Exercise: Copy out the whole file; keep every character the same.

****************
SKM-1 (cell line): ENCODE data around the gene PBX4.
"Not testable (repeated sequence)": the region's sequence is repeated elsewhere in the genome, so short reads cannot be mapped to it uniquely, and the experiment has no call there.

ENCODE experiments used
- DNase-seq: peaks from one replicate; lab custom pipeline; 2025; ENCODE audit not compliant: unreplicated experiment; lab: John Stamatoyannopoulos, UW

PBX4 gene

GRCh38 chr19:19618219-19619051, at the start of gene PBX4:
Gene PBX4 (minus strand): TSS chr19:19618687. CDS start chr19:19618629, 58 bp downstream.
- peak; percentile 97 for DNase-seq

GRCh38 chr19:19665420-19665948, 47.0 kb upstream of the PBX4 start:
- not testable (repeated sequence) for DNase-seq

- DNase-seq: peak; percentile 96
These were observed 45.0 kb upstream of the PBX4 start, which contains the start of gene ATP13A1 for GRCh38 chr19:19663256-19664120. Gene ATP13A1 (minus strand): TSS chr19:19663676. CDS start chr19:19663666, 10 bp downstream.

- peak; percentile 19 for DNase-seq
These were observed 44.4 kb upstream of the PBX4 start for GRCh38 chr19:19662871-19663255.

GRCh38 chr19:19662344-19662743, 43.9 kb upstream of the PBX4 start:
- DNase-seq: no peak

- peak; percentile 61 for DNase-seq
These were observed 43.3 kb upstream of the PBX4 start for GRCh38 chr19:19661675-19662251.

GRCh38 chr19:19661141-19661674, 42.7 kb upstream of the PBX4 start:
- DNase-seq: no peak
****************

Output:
SKM-1 (cell line): ENCODE data around the gene PBX4.
"Not testable (repeated sequence)": the region's sequence is repeated elsewhere in the genome, so short reads cannot be mapped to it uniquely, and the experiment has no call there.

ENCODE experiments used
- DNase-seq: peaks from one replicate; lab custom pipeline; 2025; ENCODE audit not compliant: unreplicated experiment; lab: John Stamatoyannopoulos, UW

PBX4 gene

GRCh38 chr19:19618219-19619051, at the start of gene PBX4:
Gene PBX4 (minus strand): TSS chr19:19618687. CDS start chr19:19618629, 58 bp downstream.
- peak; percentile 97 for DNase-seq

GRCh38 chr19:19665420-19665948, 47.0 kb upstream of the PBX4 start:
- not testable (repeated sequence) for DNase-seq

- DNase-seq: peak; percentile 96
These were observed 45.0 kb upstream of the PBX4 start, which contains the start of gene ATP13A1 for GRCh38 chr19:19663256-19664120. Gene ATP13A1 (minus strand): TSS chr19:19663676. CDS start chr19:19663666, 10 bp downstream.

- peak; percentile 19 for DNase-seq
These were observed 44.4 kb upstream of the PBX4 start for GRCh38 chr19:19662871-19663255.

GRCh38 chr19:19662344-19662743, 43.9 kb upstream of the PBX4 start:
- DNase-seq: no peak

- peak; percentile 61 for DNase-seq
These were observed 43.3 kb upstream of the PBX4 start for GRCh38 chr19:19661675-19662251.

GRCh38 chr19:19661141-19661674, 42.7 kb upstream of the PBX4 start:
- DNase-seq: no peak